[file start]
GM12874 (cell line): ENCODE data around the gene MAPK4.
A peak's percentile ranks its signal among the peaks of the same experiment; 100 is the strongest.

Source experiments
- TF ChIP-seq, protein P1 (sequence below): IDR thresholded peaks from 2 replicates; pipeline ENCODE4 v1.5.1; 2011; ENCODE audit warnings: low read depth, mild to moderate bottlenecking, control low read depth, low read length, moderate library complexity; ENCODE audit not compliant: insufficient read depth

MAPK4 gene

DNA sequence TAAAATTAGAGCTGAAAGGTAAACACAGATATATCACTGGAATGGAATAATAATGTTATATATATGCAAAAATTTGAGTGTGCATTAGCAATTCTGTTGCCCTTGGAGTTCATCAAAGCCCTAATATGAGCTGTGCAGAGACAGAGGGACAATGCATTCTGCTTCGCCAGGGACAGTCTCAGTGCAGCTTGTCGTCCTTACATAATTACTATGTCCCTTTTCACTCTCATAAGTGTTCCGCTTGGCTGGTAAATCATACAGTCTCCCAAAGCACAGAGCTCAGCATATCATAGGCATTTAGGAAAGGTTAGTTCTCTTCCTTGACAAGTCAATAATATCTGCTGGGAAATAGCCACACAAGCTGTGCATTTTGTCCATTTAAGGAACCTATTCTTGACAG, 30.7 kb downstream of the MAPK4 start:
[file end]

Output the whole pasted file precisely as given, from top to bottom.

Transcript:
GM12874 (cell line): ENCODE data around the gene MAPK4.
A peak's percentile ranks its signal among the peaks of the same experiment; 100 is the strongest.

Source experiments
- TF ChIP-seq, protein P1 (sequence below): IDR thresholded peaks from 2 replicates; pipeline ENCODE4 v1.5.1; 2011; ENCODE audit warnings: low read depth, mild to moderate bottlenecking, control low read depth, low read length, moderate library complexity; ENCODE audit not compliant: insufficient read depth

MAPK4 gene

DNA sequence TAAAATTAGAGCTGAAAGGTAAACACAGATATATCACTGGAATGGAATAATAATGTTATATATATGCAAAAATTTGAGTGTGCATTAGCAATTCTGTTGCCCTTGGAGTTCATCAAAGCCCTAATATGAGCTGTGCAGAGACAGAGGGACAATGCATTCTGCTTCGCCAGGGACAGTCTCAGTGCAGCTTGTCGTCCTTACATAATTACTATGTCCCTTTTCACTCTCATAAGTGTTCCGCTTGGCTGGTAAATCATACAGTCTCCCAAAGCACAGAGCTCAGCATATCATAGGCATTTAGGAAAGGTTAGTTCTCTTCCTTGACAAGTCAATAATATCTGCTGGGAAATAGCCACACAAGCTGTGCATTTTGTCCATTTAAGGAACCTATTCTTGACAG, 30.7 kb downstream of the MAPK4 start: